Friday, September 07, 2018

The Strange True Tale of Frankenstein's Creator Mary Shelley

Mary Shelley: The Strange True Tale of Frankenstein's Creator. Catherine Reef. 2018. Houghton Mifflin Harcourt. 224 pages. [Source: Review copy]

First sentence: Mary Shelley had been dead a year when her son unlocked her portable desk and found the remains of human heart. The heart, he knew, had been his father's. It had rested in the desk for thirty years, unseen and untouched, since the day in 1822 when Mary Shelley tenderly wrapped it in pages of poetry and put it away. Dust and bits of dried-up muscle were all that was left.

Premise/plot: Catherine Reef's newest biography for young adults is Mary Shelley: The Strange True Tale of Frankenstein's Creator. Frankenstein is celebrating its 200th anniversary this year. 

Words to describe this one: dramatic, emotional, compelling, fascinating, heartbreaking, thought-provoking.

Mary Shelley's life was just as tragic as it was unconventional. Her parents were near-celebrities among the intellectually elite. Her mother, Mary Wollstonecraft, was an unconventional woman--an early feminist--who believed in living--experiencing--her life on her own terms despite the frowns of society. She believed in following her heart even if it meant breaking all the rules, even if it led to pain and heartbreak. She brought an illegitimate daughter with her into her marriage with William Godwin (Fanny). Godwin was a like-minded free thinker. At least when he was young with no teenage daughters of his own to raise! It would almost be easier to list everything he was against then to list everything he was for. Anti-tradition, anti-religion, anti-marriage, anti-government, etc. Both Godwin and Wollstonecraft were philosophically-minded writers whose works were published and somewhat applauded and celebrated--at least in certain circles. Mary Godwin's mother died when she was just days old. Godwin who at one time believed he'd never, ever marry now found himself marrying a second time. The woman (Mary Jane Clairmont) he married brought two children (Charles and Jane) from a previous relationship. It was a BLENDED family certainly: Fanny, Charles, Jane, Mary--and then "baby" William.

Her father as I mentioned was well-known in certain circles and their house--their bookshop--had plenty of well-known or soon-to-be well-known authors.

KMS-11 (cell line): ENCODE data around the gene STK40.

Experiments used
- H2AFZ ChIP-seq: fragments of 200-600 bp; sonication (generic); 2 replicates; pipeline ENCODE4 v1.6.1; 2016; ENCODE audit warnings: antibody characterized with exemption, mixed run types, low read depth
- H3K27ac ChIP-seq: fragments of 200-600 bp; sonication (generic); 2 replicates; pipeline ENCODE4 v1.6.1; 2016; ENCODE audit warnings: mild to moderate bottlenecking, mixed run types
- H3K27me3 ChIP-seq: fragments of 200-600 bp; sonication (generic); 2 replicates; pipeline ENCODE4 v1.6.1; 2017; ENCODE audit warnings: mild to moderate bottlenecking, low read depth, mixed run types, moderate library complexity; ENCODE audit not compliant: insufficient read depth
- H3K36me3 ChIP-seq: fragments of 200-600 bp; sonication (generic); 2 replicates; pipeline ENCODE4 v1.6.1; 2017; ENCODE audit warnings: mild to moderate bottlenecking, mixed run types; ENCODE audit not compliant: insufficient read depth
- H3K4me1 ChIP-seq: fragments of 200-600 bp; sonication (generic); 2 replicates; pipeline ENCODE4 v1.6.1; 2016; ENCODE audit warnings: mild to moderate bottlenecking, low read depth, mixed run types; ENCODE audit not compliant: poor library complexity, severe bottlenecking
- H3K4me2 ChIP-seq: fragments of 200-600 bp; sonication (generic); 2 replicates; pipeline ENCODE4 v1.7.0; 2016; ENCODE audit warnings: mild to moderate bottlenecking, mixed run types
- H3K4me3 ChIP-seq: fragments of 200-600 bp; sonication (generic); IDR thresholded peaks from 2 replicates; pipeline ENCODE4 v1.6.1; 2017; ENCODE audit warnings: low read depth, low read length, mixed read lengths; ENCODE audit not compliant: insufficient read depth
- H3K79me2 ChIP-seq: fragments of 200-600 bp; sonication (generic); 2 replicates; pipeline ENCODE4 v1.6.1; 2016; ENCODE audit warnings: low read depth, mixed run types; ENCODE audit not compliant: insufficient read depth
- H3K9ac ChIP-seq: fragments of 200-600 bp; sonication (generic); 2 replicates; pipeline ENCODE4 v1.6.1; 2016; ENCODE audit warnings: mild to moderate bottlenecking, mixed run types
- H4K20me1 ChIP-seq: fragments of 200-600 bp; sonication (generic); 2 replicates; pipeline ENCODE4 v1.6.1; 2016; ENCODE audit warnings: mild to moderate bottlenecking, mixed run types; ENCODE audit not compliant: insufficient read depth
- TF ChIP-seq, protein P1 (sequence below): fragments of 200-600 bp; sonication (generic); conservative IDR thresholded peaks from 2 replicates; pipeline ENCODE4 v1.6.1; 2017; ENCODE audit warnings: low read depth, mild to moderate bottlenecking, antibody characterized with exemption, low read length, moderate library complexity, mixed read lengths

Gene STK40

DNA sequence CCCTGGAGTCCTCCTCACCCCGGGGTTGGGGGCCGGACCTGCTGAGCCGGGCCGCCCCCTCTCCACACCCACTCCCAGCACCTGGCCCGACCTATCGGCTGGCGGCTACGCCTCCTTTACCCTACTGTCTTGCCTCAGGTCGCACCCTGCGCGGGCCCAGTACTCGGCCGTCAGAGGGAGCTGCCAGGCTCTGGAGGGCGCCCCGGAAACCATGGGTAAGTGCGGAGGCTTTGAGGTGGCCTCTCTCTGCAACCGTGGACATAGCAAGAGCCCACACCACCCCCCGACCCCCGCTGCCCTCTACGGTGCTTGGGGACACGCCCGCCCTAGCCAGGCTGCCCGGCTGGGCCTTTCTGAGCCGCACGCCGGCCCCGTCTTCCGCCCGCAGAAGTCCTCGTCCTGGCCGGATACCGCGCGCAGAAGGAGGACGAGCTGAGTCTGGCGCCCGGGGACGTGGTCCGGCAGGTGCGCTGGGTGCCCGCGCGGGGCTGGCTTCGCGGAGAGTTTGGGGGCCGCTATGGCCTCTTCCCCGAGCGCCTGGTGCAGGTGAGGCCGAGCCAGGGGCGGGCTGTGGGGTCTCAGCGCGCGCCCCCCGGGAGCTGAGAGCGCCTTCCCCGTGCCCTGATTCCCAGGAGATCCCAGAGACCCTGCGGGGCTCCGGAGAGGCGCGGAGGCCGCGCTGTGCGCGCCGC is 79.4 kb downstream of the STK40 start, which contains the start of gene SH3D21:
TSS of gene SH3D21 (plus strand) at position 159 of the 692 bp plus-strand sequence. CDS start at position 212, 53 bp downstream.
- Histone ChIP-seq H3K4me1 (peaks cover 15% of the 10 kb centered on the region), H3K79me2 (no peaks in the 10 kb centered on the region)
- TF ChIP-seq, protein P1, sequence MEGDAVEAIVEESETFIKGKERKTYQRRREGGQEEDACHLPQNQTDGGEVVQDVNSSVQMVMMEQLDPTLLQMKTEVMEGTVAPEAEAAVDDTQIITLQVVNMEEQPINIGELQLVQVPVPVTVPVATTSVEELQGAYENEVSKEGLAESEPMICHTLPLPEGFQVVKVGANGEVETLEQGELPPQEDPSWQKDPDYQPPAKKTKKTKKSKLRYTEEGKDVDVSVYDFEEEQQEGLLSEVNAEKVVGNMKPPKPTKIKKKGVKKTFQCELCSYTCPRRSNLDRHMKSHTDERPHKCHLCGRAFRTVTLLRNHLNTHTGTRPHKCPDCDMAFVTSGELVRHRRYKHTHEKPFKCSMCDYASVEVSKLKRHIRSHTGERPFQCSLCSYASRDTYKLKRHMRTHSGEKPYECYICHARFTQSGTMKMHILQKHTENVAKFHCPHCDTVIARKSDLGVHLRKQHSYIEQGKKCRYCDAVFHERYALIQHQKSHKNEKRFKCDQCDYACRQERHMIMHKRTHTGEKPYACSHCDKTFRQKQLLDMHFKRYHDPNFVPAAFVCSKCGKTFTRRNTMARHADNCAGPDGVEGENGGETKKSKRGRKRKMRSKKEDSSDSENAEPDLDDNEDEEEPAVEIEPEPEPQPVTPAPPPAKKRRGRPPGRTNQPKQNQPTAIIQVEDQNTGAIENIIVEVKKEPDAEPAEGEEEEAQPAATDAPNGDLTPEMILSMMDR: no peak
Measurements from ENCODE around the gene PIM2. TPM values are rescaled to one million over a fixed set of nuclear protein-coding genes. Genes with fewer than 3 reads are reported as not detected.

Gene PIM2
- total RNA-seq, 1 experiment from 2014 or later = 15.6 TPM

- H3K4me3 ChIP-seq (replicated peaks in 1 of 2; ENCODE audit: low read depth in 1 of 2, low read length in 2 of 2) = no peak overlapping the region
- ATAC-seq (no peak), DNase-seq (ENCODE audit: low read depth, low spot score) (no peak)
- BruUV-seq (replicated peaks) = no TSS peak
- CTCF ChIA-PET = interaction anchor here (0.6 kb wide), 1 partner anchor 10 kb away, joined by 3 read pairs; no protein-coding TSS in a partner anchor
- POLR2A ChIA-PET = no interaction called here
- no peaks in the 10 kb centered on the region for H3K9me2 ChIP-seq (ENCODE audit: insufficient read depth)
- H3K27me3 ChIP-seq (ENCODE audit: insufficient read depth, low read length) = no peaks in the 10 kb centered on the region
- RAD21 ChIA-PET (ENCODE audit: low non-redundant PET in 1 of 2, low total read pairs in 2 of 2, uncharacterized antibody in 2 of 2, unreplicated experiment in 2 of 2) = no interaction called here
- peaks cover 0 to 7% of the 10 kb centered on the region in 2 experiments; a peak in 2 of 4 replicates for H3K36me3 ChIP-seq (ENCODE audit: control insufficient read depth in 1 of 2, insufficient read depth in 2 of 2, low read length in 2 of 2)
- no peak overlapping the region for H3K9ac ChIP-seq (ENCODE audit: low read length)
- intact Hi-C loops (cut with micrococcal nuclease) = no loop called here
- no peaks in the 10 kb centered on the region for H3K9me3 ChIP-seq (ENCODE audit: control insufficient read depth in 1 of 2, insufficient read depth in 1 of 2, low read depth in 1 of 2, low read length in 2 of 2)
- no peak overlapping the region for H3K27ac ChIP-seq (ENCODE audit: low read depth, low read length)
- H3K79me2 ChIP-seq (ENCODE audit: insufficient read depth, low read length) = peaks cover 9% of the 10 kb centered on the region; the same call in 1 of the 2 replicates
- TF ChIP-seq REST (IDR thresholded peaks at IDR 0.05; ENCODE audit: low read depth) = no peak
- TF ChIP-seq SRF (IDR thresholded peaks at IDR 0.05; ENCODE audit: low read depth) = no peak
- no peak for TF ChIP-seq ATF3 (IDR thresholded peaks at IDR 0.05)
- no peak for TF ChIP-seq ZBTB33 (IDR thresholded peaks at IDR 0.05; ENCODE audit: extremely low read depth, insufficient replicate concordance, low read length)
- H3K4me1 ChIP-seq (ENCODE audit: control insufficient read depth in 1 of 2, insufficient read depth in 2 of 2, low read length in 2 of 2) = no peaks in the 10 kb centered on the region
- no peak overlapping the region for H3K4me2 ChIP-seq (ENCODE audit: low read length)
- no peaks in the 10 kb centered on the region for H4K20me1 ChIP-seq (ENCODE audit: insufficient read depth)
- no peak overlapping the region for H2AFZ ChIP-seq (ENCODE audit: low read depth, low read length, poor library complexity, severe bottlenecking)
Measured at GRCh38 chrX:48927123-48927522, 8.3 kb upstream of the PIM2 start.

When Mary was a teenager--perhaps fifteen--she met a young would-be poet named Percy Bysshe Shelley. He was married--married with children. But neither one cared about conventions or morality. It was LOVE. The choice she made at sixteen to follow her heart's passion would change her life for better or worse forever and ever. Perhaps even more startling to modern readers is Mary's decision to bring her step-sister, Jane, with her. The two of them would run away with Percy Bysshe Shelley to Europe. It wasn't just a departure from England but from convention. (They'd return to England...but never quite to convention.)

Their lives were packed with DRAMA, DRAMA, AND MORE DRAMA. Mary found herself at the center of it all--an eyewitness to an era. The Romantic poets didn't just approach poetry in a "new," "fresh," "innovative," "genius," way. It was a lifestyle; the poems were a result of how they saw the world around them, what they thought, how they thought. It was thrilling AND disturbing. They wouldn't want it any other way. But would Mary? The book does NOT address that. Perhaps we'll never know the many emotional layers of her heart and mind. (How she felt about her husband, her sister, their many friends that brought chaos and fun into their lives.)

My thoughts: Mary Shelley's life was like a wreck--car, train, ship, take your pick--a devastating crash-boom-bang in many ways. But it makes for a fascinating read. I appreciated that the book was more than just a traditional biography. It also focused on her works. It focuses on Frankenstein, of course, but it also focuses on her other works. She didn't just write one book. She kept writing throughout her life. The book includes how her work(s) were critically received (then and now).  It also focused on relationships. To read of Mary Shelley is to read of the Romantic poets. For better or worse.

© 2018 Becky Laney of Becky's Book Reviews

No comments: